The eyes of the seated scribe sculpture are quite prominent. They are sculpted out from white-colored magnesite, which has a red venous pattern. The inner part of the eyes are made from rock crystals. While the front of the crystal is polished, the backside is coated by using an organic material. This material acts as a bonding agent and gives the crystal the appearance of an iris. From the intensity of the scribe’s eyes, it can be concluded that they are the most striking feature of his very artistic face. Just above the eyes are the eyebrows, which are painted using black organic color. Besides the eyebrows, the other painted details include eyelids, nostril lines, or any other cosmetic lines. Leaving aside the face, rest of the scribe’s body has a subtle design. The body parts such as arms, fingers, or nails are sculpted very delicately. The clothing of this monument is a white-colored linen kilt which extends from his waist to the knees. The statue has a wide chest.

Importance of the Seated Scribe

The significant details, such as their titles or the era during which the scribes existed, are not known. In addition to this, the sculptor of the scribe is also unknown. However, few assumptions were made based on the fact that the ancient Egyptians believed in an afterlife. The statues are considered to belong to individuals from the royal family. Ancient Egyptians considered any statue to be alive. It was believed to contain the essence of an individual after his death and was mainly sculpted for his soul to dwell in it.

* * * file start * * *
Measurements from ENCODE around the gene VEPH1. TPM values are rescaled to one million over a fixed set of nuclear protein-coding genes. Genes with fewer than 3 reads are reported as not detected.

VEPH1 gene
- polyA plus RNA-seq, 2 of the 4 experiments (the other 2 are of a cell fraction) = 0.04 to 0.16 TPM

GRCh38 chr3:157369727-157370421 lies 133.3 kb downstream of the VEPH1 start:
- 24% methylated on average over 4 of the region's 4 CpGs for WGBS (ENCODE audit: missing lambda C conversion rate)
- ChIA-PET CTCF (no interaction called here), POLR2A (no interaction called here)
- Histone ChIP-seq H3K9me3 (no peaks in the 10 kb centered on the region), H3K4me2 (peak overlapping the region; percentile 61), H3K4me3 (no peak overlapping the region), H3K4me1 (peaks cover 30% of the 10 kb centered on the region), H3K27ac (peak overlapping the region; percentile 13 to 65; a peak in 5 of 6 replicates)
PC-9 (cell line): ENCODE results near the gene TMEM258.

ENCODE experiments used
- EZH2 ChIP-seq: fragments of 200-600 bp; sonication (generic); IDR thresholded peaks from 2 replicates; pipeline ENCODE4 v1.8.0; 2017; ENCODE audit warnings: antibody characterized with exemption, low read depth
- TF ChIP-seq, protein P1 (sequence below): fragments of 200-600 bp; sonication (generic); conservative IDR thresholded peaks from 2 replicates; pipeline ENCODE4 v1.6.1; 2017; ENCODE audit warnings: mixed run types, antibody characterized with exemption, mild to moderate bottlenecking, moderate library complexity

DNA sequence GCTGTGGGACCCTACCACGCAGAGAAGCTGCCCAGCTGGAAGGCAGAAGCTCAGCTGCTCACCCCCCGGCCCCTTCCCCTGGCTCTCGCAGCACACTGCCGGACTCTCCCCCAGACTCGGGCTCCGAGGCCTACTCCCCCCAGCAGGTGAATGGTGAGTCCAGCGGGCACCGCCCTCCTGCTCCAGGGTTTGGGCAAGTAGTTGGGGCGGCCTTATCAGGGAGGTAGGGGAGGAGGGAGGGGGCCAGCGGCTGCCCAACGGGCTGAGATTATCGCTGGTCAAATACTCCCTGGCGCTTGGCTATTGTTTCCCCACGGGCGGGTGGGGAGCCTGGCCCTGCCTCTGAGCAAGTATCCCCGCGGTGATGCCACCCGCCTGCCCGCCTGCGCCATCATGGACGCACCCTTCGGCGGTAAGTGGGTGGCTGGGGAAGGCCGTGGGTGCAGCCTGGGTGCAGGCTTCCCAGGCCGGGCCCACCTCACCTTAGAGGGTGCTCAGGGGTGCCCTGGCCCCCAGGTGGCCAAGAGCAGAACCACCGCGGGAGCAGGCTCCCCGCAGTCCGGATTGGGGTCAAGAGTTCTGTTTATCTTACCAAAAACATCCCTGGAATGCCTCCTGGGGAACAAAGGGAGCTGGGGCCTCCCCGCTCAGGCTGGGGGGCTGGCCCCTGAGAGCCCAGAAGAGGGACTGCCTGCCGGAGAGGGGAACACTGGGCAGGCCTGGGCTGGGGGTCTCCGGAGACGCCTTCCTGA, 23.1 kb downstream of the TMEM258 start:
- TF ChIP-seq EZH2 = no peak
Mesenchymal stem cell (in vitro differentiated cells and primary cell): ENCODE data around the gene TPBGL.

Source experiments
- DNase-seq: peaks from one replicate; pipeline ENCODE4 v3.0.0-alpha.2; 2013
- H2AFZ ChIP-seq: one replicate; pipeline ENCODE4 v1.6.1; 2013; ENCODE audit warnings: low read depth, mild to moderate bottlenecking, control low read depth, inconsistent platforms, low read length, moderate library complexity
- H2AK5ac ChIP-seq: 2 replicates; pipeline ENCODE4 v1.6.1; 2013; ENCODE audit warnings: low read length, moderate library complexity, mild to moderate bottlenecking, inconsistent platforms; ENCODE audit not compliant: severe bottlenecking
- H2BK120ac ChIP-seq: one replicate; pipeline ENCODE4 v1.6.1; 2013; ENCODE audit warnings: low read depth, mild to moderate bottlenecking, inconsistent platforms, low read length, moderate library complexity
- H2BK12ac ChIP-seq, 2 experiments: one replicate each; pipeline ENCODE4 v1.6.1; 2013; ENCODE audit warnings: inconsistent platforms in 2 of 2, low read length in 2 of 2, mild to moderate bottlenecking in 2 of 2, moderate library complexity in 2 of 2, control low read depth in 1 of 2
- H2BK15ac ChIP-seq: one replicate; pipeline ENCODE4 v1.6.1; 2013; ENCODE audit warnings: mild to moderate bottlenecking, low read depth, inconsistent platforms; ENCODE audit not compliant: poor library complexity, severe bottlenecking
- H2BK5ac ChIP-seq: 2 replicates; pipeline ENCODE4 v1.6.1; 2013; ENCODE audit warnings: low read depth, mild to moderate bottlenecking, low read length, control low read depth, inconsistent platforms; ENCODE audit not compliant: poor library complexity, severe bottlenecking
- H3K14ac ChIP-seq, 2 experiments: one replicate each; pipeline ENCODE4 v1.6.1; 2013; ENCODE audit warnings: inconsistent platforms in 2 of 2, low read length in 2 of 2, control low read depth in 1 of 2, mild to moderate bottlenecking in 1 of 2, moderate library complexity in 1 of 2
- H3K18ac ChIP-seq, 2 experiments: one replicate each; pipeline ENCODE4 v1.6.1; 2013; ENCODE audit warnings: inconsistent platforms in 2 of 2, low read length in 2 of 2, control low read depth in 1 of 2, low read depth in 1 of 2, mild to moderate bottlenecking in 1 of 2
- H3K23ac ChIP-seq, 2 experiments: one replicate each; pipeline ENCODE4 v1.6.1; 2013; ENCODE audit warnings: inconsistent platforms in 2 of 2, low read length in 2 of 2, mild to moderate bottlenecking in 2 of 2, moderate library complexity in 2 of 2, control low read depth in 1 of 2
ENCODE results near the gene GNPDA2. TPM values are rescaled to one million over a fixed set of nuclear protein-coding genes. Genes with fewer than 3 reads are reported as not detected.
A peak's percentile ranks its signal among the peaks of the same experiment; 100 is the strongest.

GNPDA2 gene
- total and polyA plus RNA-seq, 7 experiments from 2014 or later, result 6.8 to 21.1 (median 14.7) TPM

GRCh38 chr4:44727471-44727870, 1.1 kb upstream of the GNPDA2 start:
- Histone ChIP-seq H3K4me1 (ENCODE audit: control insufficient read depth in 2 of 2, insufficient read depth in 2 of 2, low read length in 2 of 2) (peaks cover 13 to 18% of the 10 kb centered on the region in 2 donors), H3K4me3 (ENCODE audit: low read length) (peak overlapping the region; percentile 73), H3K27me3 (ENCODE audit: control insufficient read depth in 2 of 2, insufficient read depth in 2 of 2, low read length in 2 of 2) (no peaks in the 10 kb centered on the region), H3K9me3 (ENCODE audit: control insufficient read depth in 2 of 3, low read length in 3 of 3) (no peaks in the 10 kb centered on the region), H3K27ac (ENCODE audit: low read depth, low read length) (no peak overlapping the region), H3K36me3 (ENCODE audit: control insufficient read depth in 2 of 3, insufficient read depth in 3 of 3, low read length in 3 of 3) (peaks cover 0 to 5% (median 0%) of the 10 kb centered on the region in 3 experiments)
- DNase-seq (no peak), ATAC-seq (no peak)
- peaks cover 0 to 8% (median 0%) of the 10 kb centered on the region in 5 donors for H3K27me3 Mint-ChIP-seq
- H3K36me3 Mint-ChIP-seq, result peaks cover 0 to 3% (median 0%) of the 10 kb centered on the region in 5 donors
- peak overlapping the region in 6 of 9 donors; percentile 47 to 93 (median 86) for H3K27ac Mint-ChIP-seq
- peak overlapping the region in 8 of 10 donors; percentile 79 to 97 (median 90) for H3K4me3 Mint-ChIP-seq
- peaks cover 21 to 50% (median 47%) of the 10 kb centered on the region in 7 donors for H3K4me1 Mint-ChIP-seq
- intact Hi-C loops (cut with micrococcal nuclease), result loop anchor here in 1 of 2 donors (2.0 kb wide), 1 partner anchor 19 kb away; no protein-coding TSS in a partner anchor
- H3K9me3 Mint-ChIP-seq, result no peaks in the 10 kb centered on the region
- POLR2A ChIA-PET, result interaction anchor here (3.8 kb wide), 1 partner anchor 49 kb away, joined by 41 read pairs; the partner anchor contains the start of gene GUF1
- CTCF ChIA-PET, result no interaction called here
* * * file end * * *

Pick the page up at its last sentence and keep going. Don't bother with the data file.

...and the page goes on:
This carving of the seated scribe is of great importance in Ancient Egyptian history. Currently, it is placed in the Louvre, at Paris, as a constituent of the antiquities collection. It never ceases to amaze the visitors, no matter how many times it is viewed.